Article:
Evidence in Zombicon shooting shows night’s chaos and challenge of solving crime
Evidence in the Zombicon shooting shows what lengths investigators and prosecutors went to solve one of Fort Myers’ most notorious murders.
The Zombicon mass shooting ended the life of 20-year-old Expavious Tyrell Taylor and injured many others.
In an exclusive, WINK News shows you the panic, confusion and terror felt by the crowd of thousands who were spectators in downtown Fort Myers on Oct. 17, 2015, when gunshots rang out toward the end of Zombicon, a horror-themed annual festival.
Authorities arrested then 24-year-old Jose Bonilla in 2018 and charged him with the case. Bonilla, now 26, took a 30-year plea deal in 2020.
Prosecutor Dan Feinberg leads the cold case unit at the State Attorney’s Office Twentieth Judicial Circuit.
He and a task force took the case that had gone cold, went through each piece of evidence and arrested Bonilla.
“You have a crime scene that is completely trampled over by a number of people,” Feinberg said. “We found shell casings that were kicked 50 feet away from the shooting because they were kicking them with their shoes as they were running by.”
Feinberg said it wasn’t a good crime scene.
“Very little evidence came from the crime scene,” Feinberg said. “The best evidence was the actual shell casings which we recovered. And we don’t even know if we recovered all the shell casings.”
In addition to the shell casings, the evidence included Fort Myers police body camera video and surveillance footage near the shooting.
Body camera footage shows officers encountering costumed people, including a woman with fake blood on her, adding to the chaos.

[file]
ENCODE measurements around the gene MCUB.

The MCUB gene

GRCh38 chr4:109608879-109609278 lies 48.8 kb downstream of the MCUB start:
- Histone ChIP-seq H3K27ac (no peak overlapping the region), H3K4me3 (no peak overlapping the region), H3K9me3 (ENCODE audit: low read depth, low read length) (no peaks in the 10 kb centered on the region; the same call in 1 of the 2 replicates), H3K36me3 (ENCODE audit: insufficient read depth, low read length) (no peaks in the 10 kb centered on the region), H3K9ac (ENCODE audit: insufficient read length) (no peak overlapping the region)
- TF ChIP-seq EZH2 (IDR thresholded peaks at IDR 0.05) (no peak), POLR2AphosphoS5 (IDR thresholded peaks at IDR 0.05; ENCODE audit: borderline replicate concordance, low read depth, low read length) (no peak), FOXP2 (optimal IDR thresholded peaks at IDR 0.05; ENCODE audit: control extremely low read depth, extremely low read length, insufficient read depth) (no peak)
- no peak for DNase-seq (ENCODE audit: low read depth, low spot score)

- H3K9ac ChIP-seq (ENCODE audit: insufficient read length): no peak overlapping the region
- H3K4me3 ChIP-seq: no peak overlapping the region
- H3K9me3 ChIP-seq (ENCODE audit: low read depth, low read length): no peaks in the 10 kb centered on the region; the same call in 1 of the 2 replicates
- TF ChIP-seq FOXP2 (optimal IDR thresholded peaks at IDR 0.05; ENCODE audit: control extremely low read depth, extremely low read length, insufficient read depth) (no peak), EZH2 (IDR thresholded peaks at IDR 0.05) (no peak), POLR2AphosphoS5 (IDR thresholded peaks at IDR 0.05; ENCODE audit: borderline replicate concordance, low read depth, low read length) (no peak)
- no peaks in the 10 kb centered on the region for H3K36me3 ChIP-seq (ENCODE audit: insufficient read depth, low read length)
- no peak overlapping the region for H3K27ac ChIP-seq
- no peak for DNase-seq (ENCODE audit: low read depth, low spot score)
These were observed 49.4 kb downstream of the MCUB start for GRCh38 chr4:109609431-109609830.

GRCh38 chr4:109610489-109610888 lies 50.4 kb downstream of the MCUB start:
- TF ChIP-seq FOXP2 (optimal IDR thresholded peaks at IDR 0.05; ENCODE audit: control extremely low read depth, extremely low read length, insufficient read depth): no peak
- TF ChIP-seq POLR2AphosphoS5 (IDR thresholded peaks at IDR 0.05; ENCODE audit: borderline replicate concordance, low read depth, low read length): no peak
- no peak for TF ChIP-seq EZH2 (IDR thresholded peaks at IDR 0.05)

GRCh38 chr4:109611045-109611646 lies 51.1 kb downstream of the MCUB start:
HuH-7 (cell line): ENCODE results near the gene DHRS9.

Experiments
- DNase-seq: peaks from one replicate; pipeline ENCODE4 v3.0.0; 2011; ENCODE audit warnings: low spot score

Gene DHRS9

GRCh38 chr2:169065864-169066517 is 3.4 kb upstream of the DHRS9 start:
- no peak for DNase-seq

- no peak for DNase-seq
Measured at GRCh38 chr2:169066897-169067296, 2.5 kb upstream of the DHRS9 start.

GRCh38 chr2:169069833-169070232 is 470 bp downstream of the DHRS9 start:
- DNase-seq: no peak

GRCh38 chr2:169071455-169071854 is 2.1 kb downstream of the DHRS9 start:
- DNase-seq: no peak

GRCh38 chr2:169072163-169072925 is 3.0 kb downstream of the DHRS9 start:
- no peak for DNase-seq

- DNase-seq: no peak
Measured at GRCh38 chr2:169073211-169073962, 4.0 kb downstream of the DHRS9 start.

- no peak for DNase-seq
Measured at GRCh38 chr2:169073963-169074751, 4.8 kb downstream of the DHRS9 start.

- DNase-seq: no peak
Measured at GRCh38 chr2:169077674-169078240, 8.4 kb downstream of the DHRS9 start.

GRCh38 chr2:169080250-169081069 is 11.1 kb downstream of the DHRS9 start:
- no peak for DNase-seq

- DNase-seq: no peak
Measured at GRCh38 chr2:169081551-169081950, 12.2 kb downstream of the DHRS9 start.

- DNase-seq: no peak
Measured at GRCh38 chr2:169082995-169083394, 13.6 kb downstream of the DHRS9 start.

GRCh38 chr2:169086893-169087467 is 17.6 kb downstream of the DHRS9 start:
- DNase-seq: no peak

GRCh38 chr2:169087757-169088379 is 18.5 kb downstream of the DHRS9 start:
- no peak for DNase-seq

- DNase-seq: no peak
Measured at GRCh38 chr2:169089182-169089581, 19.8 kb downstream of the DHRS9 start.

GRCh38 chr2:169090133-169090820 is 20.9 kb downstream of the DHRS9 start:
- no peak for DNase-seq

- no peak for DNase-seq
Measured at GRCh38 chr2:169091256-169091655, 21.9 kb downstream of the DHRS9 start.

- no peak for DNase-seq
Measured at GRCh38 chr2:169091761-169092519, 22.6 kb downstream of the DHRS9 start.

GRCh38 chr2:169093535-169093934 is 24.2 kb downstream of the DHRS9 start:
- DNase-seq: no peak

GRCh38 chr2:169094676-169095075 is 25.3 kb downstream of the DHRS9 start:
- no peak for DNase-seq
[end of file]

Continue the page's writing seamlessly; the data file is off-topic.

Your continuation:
“This case was solved based on the phones, based on his statements, admissions he made, both in jail to inmates and out of jail to people he knew,” Feinberg said.
Authorities used Bonilla’s cellphone to track him to downtown Fort Myers the night of the shooting. When he was in jail on an unrelated charge, he confessed to the shooting to an informant.
It was all recorded.
At first, Bonilla denied it was him on the jailhouse recording.
But then, almost 30 minutes into this interview with the FBI, he started to crack.
“I didn’t mean to shoot nobody,” he said. “They were walking up”
Bonilla said another man walked up with a gun so he pulled out his handgun and started firing.
“I did not mean to shoot and kill him. I swear to God I didn’t,” Bonilla said of Taylor.
Feinberg said he has to tune out when he is looking over cold cases like the Zombicon shooting that get so much attention.
He said he goes back to the beginning and looks over the evidence from scratch because you only get one chance.